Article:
“I do” think of it, Santorum replied. “I’m certainly still open to look into that,” but for now he believes he has to provide for his family and also “follow my calling to try to make a difference.”
Santorum spoke with The Wanderer in an October 16 telephone interview about how he has chosen to make that difference — by accepting an offer in June to become CEO of EchoLight Studios, a traditional-values entertainment company based in Dallas.
“I’d like to see Dallas and Fort Worth be to faith and family entertainment what Nashville is to music,” the Fort Worth Star-Telegram quoted Santorum in August. “It’s an alternative to the coasts,” whose productions often are hostile to traditional values.
Giving media interviews in October to promote an upcoming holiday offering from EchoLight, The Christmas Candle, was the priority of the day for Santorum. The movie is scheduled to open in theaters nationwide November 22.
In a news release last February at the “PRWeb” publicity site, entertainment jargon came through in the description of Santorum’s studio:
“EchoLight Studios is the first vertically integrated Christian movie studio to offer production financing, marketing, and distribution across all releasing platforms. Based in Dallas, EchoLight produces and distributes high-quality faith and family friendly entertainment through a full film distribution platform, servicing theatrical, home video, digital/VOD and broadcast in both U.S. domestic and international markets.”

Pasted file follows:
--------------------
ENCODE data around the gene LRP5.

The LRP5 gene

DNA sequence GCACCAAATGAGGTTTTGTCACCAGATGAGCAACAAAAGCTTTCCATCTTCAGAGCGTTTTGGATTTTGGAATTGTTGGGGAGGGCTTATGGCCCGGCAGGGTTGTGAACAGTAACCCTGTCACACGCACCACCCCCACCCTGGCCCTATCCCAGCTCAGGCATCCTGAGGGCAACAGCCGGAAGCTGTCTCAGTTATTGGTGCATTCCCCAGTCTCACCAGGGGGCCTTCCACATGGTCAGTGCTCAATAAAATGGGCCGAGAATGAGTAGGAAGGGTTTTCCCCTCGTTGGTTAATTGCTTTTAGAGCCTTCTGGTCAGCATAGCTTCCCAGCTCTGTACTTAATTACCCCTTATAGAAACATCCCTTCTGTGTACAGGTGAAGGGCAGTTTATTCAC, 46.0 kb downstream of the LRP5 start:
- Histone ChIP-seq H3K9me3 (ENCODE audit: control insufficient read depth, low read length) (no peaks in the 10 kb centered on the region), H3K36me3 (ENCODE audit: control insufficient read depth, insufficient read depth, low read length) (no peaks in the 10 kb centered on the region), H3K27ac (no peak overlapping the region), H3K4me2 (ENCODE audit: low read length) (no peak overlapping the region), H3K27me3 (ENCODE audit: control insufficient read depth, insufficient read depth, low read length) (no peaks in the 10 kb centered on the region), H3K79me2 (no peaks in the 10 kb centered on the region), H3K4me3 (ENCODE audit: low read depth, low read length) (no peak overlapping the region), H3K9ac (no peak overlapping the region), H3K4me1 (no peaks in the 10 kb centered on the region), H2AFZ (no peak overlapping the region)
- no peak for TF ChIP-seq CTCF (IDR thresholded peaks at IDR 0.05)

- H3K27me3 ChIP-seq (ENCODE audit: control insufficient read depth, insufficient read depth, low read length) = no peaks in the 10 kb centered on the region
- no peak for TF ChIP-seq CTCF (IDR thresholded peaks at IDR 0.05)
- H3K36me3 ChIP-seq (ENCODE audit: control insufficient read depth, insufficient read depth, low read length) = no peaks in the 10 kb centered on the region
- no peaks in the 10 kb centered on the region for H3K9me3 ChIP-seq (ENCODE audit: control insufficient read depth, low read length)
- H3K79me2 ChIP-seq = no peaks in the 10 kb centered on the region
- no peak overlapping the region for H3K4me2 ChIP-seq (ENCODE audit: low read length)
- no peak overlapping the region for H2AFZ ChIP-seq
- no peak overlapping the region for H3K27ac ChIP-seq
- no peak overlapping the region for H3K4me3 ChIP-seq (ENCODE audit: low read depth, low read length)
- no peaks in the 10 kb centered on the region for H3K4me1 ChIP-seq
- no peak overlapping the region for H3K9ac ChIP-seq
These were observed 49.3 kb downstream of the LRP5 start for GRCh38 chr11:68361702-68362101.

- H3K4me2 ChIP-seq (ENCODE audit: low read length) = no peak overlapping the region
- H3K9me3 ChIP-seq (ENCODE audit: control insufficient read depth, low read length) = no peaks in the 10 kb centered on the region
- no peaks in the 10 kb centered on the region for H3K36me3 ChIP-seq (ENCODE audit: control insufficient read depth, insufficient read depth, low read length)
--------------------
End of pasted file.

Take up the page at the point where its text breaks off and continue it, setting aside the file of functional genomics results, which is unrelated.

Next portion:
Santorum’s language is more direct about The Christmas Candle, set in the late 19th century. It’s a story, he said, about a man without hope and a woman without faith who find love.
A news release offers this tease:
“With the themes of Advent woven into its narrative, the story takes place deep in the heart of the English countryside, in the enchanting village of Gladbury. Legend has it, every 25 years an angel visits the village candlemaker and touches a single candle. Whoever lights the Christmas Candle receives a miracle on Christmas Eve. But in 1890, at the dawn of the electric age, this centuries-old legend may be forced to come to an end.”
A pastor in the movie has lost hope that “God is a God who’s present and active in the world,” Santorum said, explaining that in modern times the argument for the existence of God can seem less powerful when people are more self-sufficient.
Santorum told The Wanderer: “I want to provide some truth and some light to a popular culture that’s fairly dark, and particularly in the area of faith. . . .